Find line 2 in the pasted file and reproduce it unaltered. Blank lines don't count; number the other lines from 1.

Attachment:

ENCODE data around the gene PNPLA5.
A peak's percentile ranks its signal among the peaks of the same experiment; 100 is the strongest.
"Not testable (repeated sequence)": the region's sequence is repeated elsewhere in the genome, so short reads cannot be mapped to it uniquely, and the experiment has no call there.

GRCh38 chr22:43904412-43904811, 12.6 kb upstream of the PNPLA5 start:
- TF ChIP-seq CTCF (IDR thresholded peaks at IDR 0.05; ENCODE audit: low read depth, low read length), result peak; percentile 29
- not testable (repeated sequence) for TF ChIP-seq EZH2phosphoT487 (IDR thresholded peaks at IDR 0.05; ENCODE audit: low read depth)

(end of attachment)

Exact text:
A peak's percentile ranks its signal among the peaks of the same experiment; 100 is the strongest.